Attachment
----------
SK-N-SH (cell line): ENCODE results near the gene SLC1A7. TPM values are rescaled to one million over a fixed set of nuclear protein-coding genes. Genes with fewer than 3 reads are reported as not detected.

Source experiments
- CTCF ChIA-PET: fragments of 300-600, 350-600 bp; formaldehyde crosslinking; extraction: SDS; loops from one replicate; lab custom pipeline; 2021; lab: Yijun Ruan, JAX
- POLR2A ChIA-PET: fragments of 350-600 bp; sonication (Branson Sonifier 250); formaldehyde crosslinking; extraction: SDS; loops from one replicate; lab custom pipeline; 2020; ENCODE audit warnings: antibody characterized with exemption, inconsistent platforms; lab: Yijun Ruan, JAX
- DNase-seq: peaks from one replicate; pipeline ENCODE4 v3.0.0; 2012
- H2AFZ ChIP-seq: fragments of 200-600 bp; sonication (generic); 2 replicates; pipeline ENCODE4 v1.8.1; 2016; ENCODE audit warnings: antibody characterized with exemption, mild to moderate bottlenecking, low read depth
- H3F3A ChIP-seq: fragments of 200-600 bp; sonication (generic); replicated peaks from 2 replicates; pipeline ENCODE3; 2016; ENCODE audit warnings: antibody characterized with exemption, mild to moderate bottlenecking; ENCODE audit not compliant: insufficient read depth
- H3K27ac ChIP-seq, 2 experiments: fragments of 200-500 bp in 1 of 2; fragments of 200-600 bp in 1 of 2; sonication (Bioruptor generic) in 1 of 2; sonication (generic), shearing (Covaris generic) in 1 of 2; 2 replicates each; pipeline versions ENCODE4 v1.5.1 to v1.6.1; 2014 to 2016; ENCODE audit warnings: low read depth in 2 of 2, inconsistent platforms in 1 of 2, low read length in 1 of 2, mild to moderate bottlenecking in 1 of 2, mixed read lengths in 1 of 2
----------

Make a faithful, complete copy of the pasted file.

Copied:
SK-N-SH (cell line): ENCODE results near the gene SLC1A7. TPM values are rescaled to one million over a fixed set of nuclear protein-coding genes. Genes with fewer than 3 reads are reported as not detected.

Source experiments
- CTCF ChIA-PET: fragments of 300-600, 350-600 bp; formaldehyde crosslinking; extraction: SDS; loops from one replicate; lab custom pipeline; 2021; lab: Yijun Ruan, JAX
- POLR2A ChIA-PET: fragments of 350-600 bp; sonication (Branson Sonifier 250); formaldehyde crosslinking; extraction: SDS; loops from one replicate; lab custom pipeline; 2020; ENCODE audit warnings: antibody characterized with exemption, inconsistent platforms; lab: Yijun Ruan, JAX
- DNase-seq: peaks from one replicate; pipeline ENCODE4 v3.0.0; 2012
- H2AFZ ChIP-seq: fragments of 200-600 bp; sonication (generic); 2 replicates; pipeline ENCODE4 v1.8.1; 2016; ENCODE audit warnings: antibody characterized with exemption, mild to moderate bottlenecking, low read depth
- H3F3A ChIP-seq: fragments of 200-600 bp; sonication (generic); replicated peaks from 2 replicates; pipeline ENCODE3; 2016; ENCODE audit warnings: antibody characterized with exemption, mild to moderate bottlenecking; ENCODE audit not compliant: insufficient read depth
- H3K27ac ChIP-seq, 2 experiments: fragments of 200-500 bp in 1 of 2; fragments of 200-600 bp in 1 of 2; sonication (Bioruptor generic) in 1 of 2; sonication (generic), shearing (Covaris generic) in 1 of 2; 2 replicates each; pipeline versions ENCODE4 v1.5.1 to v1.6.1; 2014 to 2016; ENCODE audit warnings: low read depth in 2 of 2, inconsistent platforms in 1 of 2, low read length in 1 of 2, mild to moderate bottlenecking in 1 of 2, mixed read lengths in 1 of 2